The last lights of Hanukkah 2012

As Hanukkah 2012 draws to a close, I want to share one final Hanukkah project with you.   As you are probably painfully aware, finding a Christmas T-shirt or pajamas (or anything) for kids is so easy but Hanukkah-wise, you’ll be lucky to find anything.  Last year, I lucked out and found a “Dreidel Champion” T-shirt by Carter’s.  This year, armed with my trusty Silhouette, I decided to make my own using simple Ts from Old Navy and a variety of vinyl.

First up is my own version of the “Dreidel Champion” for a friend’s son:

Dreidel Champion 2012 t-shirt

Now, love or hate the whole princess thing, we all know it’s popular with preschool girls.  So, I decided why not embrace it and give it a new twist by creating a Dreidel Princess!  For this shirt I used a combo of plain, glitter and flocked heat transfer vinyl as well as rhinestones of course.  Next year I may need an adult version…

DIY Hanukkah shirt for girl

I had bought some purple foil star of david ribbon on one of my 1-800-Dreidel shopping trips and couldn’t resist the chance to use it for a matching bow.  A little hot glue and a pony tail holder and I was in business.

DIY Star of David hair bow

Finally, for my own mini-mensch, I’d planned to do a collage of numbers since counting is rather popular in our house at the moment but he informed me that he wanted a menorah so a menorah he got.  Using gold glitter vinyl and several shades of blue in plain and flocked, I created this “8 Crazy Nights” shirt.

8 Crazy Nights t-shirt

He absolutely loved it (he wore it more than once!).  I just can’t resist the chance to show off his Hanukkah (and all around) cuteness.  Hope your Hanukkah was as full of sheer joy as mine!

8 Crazy Nights Hanukkah t-shirt

As Hanukkah reminds us of the miracle of light,  there are so many positive ways that we can channel our collective feelings of  sorrow surrounding the Newtown tragedy.  My heart aches for the families and I wanted to share one outlet that speaks to my creative side.  One of my favorite crafty blogs, Damask Love  has created a very special project to inspire healing through creativity.  Check it out if you are looking for a non-traditional way to help.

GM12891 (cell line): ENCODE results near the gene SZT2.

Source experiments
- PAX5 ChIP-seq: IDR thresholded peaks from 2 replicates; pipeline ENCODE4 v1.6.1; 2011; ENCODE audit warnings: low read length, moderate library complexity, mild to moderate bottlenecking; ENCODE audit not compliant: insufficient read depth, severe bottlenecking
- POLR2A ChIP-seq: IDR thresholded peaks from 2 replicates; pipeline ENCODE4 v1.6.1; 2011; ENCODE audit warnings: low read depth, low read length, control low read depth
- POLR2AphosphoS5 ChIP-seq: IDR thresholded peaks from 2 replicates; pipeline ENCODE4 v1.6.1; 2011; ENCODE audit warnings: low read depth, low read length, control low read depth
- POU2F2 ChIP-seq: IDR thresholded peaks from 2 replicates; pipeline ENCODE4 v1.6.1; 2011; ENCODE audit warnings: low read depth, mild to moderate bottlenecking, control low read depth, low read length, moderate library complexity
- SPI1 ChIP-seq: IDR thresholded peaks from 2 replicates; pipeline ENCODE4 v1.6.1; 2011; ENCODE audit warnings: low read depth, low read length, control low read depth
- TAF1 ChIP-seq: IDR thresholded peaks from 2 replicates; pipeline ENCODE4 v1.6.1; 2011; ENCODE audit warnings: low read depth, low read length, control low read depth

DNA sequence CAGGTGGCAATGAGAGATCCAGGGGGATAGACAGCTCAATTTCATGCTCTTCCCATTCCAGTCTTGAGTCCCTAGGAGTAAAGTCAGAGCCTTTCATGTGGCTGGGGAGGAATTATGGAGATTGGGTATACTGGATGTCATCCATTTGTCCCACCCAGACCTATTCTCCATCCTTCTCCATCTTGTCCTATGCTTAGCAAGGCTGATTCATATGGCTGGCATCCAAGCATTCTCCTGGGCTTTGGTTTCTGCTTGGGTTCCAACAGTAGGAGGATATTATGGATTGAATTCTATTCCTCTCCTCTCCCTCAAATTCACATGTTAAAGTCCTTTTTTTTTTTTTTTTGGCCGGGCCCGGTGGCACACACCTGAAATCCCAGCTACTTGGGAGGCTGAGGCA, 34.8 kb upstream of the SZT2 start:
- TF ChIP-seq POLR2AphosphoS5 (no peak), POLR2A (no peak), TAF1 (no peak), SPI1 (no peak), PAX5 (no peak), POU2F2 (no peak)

Hanukkah crafting from Kiwi Crate! Ima Design winner!

I have to admit – I’m generally not one to purchase pre-fab crafting kits; I have hoards of craft supplies so if I want to make something, I generally only need to get a couple items.  But when Kiwi Crate contacted me and asked if I’d like to try out their Handmade Hanukkah kit, I figured why not.  I’m always open to try something new.

Kiwi Crate is a children’s creativity company, targeted for kids ages 3-7.  They offer monthly subscription activity boxes as well as special projects like the Hanukkah box.  Each crate is filled with enriching & engaging kid-tested projects which cover a range of developmental areas and subjects, including art, science, and imaginative play.

The box arrived nicely wrapped in brown packing paper with a big Kiwi Crate logo and addressed directly to my son (which was a big hit of course).  This was a nice touch in the age of elaborate, difficult to open packaging; no box cutters were needed, so my son could open it himself.

When my son managed to rip the paper off, we found the darling little Kiwi Crate Box filled directions and the makings for two Hanukkah projects: a tissue paper covered menorah (battery operated) and dreidel spin art.

Speaking of the directions, they are fantastic!  Being a crafty mamaleh, I probably could have gotten by without them. But for those less craftily inclined, the details and pictures make the projects easy.  I imagine that they’d be great for kids of reading-age too.

We decided to start with the menorah.  The materials included candle holder, tissue paper, glittery Mod Podge with tray, foam brush, shamash holder,  foam for the shamash, and LED flicker candles.  The process itself was simple albeit a little messy.  It was my first time using glitter Mod Podge and I found myself daydreaming about what grown-up projects I might be able to use it for as it was just pure sparkly goodness.  I will say though that my three-year old’s attention span waned after about 2 candle holders so I was left to finish the rest on my own.  I do think that makes for a project which could easily be shared by multiple kids – I sort of wished we’d invited friends to do it with us.  It wasn’t until the menorah was all dry, that my son regained interest when it came time to “light” the “candles.” I must say, it’s pretty cute and fun and will be a nice, non-fire hazard menorah to use for the holiday.